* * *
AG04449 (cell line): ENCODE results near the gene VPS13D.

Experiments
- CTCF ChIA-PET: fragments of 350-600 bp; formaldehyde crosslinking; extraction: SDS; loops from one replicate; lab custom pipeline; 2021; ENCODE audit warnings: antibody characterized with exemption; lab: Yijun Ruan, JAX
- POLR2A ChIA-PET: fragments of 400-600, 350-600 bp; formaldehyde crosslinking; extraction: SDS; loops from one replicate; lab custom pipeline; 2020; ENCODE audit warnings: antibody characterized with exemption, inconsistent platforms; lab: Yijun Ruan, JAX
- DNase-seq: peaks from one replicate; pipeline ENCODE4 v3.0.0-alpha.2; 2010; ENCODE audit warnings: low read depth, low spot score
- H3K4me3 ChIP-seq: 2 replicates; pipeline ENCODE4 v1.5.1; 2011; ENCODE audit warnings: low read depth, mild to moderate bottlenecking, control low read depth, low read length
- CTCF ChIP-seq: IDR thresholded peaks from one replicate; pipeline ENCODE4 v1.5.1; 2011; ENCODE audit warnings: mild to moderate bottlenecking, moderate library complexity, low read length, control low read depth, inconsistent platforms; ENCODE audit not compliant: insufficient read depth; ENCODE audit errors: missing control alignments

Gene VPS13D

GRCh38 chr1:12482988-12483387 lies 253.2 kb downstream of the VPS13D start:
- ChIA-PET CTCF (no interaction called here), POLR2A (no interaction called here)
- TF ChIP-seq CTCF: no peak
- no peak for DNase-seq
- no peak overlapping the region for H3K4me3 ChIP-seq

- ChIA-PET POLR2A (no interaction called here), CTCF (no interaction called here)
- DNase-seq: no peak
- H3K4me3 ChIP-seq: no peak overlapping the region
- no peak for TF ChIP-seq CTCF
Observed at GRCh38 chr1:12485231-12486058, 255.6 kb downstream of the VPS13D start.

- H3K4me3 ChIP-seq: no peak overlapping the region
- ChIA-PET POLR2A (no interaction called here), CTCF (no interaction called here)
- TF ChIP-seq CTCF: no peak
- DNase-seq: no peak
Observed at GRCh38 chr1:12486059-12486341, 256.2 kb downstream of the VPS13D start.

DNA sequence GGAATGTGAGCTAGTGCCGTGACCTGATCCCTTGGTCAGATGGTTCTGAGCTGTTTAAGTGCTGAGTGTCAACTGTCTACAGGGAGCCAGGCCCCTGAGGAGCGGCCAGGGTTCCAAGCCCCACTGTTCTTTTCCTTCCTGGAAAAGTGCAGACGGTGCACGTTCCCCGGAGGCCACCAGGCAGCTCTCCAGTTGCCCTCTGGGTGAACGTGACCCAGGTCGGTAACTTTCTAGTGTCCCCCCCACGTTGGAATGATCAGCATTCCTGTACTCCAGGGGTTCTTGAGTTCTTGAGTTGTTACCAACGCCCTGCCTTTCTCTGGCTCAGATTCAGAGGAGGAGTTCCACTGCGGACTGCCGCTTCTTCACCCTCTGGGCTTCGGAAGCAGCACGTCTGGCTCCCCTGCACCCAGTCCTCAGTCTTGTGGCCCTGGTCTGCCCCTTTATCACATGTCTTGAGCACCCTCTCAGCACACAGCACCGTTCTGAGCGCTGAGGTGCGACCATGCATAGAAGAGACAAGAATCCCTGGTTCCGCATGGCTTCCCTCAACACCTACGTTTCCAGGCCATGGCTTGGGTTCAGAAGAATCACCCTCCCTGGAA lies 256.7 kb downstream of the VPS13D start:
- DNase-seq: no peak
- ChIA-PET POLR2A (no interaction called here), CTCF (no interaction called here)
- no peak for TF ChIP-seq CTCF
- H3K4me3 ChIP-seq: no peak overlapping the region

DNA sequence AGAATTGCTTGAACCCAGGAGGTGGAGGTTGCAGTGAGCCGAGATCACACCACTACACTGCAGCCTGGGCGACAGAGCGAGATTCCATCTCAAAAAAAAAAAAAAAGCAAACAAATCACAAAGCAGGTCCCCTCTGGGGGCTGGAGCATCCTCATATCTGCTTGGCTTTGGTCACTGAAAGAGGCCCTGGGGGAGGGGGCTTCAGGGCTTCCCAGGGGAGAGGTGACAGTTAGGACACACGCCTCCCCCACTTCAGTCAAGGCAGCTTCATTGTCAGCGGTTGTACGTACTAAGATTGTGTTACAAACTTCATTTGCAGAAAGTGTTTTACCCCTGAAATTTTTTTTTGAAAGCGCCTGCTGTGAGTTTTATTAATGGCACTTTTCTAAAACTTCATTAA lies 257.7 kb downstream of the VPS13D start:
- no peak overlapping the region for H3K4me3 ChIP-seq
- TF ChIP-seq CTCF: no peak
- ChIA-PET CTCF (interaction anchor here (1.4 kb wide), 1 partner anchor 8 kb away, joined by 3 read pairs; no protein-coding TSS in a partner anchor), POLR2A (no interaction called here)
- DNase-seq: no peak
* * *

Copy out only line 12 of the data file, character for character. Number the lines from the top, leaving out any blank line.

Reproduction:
- no peak for DNase-seq